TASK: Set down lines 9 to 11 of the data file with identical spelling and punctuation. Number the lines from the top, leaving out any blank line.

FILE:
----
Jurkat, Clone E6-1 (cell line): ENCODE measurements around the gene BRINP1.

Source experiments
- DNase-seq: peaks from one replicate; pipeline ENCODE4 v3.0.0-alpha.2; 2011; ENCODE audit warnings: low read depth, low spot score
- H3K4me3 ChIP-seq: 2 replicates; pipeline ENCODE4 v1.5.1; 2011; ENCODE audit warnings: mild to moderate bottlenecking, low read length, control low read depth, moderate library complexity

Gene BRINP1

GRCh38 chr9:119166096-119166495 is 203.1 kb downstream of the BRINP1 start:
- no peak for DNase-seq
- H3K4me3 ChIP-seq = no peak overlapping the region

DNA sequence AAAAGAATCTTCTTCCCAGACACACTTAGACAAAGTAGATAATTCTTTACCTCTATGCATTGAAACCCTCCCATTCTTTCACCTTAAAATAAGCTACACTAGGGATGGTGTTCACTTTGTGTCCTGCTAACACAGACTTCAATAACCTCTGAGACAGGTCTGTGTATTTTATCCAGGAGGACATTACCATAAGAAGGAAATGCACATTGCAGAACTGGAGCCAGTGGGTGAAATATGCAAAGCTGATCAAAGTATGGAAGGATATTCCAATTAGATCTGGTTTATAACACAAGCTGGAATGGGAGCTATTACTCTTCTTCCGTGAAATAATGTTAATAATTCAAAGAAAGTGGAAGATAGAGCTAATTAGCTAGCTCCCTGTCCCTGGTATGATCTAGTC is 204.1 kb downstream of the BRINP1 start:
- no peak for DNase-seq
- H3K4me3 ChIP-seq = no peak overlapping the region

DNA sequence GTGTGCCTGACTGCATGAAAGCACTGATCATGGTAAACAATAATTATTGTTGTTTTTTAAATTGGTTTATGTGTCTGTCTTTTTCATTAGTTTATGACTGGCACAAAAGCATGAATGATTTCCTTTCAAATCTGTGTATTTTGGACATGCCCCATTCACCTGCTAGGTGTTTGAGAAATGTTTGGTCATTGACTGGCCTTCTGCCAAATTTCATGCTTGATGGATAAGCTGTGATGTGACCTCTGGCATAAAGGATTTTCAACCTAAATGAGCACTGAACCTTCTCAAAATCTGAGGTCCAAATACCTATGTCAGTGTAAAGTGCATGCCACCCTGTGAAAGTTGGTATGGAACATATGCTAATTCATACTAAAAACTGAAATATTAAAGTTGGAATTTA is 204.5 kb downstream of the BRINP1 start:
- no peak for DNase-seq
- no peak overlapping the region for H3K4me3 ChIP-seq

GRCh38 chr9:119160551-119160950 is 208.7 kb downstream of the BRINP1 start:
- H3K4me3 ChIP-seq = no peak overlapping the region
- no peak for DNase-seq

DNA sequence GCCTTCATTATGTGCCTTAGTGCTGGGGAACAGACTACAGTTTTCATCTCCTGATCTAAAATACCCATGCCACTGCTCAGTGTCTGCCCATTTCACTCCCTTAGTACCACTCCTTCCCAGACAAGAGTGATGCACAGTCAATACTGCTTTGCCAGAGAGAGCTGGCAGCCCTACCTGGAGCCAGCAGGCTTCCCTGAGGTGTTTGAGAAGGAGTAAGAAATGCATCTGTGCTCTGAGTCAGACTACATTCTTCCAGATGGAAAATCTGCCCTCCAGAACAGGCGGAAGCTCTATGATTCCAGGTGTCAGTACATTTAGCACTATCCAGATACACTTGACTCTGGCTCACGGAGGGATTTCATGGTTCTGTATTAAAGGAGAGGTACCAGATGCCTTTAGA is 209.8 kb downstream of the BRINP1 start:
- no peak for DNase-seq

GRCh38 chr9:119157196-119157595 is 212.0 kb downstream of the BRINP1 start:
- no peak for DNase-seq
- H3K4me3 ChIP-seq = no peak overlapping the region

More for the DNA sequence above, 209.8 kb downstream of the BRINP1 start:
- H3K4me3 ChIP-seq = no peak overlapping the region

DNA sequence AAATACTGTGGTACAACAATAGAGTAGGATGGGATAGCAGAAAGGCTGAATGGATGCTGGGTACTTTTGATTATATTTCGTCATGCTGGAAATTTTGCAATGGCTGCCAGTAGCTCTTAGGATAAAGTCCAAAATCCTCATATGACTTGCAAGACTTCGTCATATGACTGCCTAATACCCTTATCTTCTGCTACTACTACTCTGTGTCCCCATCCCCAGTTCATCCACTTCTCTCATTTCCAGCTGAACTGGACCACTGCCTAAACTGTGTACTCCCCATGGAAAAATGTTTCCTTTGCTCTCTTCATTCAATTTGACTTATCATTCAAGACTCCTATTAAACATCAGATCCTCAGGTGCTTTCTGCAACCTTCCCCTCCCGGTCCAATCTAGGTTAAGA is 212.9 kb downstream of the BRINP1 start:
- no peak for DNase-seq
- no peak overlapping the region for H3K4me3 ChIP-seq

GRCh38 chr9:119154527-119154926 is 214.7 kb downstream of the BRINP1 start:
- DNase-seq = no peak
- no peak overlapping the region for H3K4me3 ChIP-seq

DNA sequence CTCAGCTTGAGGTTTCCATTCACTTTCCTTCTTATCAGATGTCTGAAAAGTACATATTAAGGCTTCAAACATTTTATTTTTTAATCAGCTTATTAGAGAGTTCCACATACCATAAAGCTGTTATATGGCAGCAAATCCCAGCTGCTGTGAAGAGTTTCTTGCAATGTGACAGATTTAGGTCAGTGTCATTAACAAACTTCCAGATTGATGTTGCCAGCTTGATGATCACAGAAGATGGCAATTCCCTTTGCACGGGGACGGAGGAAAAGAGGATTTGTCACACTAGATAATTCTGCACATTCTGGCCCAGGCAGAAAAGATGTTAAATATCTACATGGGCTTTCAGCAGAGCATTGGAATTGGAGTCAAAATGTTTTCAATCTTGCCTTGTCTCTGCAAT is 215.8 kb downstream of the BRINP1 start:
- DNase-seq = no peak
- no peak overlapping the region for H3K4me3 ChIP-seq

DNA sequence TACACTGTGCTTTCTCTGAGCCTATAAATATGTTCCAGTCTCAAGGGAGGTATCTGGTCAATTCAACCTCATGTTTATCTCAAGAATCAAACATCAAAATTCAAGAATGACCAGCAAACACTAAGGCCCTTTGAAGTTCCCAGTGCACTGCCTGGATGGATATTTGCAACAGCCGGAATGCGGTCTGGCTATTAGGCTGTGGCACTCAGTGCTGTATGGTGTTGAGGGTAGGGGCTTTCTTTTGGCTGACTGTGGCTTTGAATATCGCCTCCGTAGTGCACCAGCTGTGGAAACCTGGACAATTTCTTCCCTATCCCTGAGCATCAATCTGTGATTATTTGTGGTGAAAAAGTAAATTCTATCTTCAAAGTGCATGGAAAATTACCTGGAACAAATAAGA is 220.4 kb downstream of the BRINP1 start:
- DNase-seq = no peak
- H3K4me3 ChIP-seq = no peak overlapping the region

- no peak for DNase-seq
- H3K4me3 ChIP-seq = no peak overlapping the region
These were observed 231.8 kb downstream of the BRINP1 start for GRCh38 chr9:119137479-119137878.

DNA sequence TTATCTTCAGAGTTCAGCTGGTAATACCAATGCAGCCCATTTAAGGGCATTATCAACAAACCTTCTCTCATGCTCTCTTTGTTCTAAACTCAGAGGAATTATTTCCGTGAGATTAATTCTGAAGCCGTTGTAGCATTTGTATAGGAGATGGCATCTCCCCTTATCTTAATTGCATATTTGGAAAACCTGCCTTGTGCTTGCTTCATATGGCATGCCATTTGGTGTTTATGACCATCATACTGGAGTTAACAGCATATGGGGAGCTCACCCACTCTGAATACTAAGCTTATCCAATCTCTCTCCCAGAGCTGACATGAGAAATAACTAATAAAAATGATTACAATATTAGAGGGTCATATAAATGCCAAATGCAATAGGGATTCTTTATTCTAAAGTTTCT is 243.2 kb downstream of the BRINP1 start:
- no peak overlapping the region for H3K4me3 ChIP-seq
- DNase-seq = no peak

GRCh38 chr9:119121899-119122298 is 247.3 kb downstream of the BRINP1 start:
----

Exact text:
DNA sequence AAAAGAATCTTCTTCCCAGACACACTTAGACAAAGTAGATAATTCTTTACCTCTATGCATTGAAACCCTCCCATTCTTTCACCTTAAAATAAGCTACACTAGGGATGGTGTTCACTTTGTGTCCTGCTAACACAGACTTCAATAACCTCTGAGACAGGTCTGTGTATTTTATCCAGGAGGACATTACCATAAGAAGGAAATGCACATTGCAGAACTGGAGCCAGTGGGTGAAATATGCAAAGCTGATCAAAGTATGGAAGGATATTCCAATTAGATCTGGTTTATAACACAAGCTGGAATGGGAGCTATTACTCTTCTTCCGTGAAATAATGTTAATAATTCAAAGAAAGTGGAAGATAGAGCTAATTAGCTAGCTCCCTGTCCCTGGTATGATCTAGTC is 204.1 kb downstream of the BRINP1 start:
- no peak for DNase-seq
- H3K4me3 ChIP-seq = no peak overlapping the region